A STROLL along the Old Mornington railway line from Wooralla Drive convinced Mount Eliza couple Ann and John Scholes that any proposed bike path should be subject to an environmental effects statement to protect indigenous flora and fauna along the route.
Ms Scholes was referring to plans by Mornington Community Safelink Group and Mornington Railway Preservation Society to complete the Peninsula Bay Trail’s missing links from Moorooduc to Mornington, (“Groups align for shared path” The News 27/7/20).
She said an EES would be a “simple reflection on the beauty and extent of the endangered habitats and indigenous plant species and what we can do to ensure that the path is routed in the best interests of all concerned”.
“While we are not botanists, we know that this corridor contains many endangered, unique, and irreplaceable habitats, including rich and threatened biodiversity,” she said.
“Now, as an imperative, it is time for the community to absorb and live with the joys of this natural environment and ensure that this link with the past is retained for the future of our children and grandchildren.”
The shire’s team leader traffic and transport Tom Haines-Sutherland said a flora and fauna assessment for a shared user path between Mornington and Moorooduc, predominantly along the railway corridor, had been done.
“Additional work has been undertaken to update the shire’s data on the location of high value biodiversity along the rail corridor, as part of planning work currently under way to determine the best alignment for this path,” he said.
“Due to legislative changes and the range of alternative routes being considered, a new flora and fauna assessment is likely to be required once route options have been further refined.”
Ms Scholes said the biodiverse bushland “enriches our increasingly urban lives and helps rebuild our relationships with the natural world”.
“It is time for all who love the natural environment to walk this corridor and absorb its natural beauty.”
Ms Scholes said that, framed by the escarpment backdrop the trees along the corridor “create a sense of open space and perspective not readily accessible to older, locked down residents of urban Mount Eliza”.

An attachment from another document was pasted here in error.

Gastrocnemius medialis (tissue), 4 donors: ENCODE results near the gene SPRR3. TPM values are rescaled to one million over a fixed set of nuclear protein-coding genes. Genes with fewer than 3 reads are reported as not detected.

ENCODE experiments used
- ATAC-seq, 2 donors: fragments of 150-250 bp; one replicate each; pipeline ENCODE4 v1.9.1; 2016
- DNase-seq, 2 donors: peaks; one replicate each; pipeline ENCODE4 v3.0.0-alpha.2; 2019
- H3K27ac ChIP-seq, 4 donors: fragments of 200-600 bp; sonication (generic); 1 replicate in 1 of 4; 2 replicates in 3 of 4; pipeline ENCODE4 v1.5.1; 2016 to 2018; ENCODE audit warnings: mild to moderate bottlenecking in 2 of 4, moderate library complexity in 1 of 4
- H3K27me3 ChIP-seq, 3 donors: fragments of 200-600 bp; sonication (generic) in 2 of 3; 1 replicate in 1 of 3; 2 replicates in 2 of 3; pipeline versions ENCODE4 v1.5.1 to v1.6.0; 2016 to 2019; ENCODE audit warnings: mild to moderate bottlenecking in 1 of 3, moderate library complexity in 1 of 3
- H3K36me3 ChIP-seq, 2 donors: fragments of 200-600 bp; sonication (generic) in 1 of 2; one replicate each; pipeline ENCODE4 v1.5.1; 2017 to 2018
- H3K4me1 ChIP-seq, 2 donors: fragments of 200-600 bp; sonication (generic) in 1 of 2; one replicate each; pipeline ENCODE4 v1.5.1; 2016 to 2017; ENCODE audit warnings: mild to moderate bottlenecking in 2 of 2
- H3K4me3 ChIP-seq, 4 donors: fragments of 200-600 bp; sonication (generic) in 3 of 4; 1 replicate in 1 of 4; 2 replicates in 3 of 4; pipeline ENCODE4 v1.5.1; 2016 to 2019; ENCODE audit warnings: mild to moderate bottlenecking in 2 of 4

“At a cursory glance, black and blackwood wattles, swamp and snow gums, and black sheoaks are among the profusion of indigenous trees and shrubs.”
The detritus of human life was everywhere, including bicycle and vehicle ruts, ballast, and uneven surfaces. Despite this, she said: “We were astounded by the indigenous vegetation, such as clumps of grass trees (Xanthorrhoea minor), an enormous array of lily species, swathes of kangaroo grass and soft spear grass. Healthy wetlands teeming with wildlife are immediately evident.”
Mr and Ms Scholes, who have lived at Mount Eliza for the past 44 years, said an environmental effects statement was “fundamental to the planning of this path”.
Mornington Community SafeLink Group’s Graeme Rock said the shire was preparing several alternative path options which would be released for public comment. Once the preferred path was confirmed the shire will conduct an environmental impact study as it is required to enact an environmental offset plan if any native vegetation is disturbed by the construction of a path.
“The SafeLink Group has always recognised the value of the native vegetation along the rail corridor as an asset for the community,” Mr Rock said.
“If the community pathway is constructed through the rail corridor our vision is for this section of the pathway to become an education trail with signage describing the significant biodiversity within the rail corridor.
“By working with the Mornington Rail Society a shared vision has emerged to create an environmental corridor from Baxter to The Briars [Mount Martha].
“If the community pathway does go through the rail corridor it may be unique for Melbourne, as most trails are devoid of native vegetation. The Mornington Community SafeLink Group wants this trail to be a rewarding experience for the community – not just another pathway.”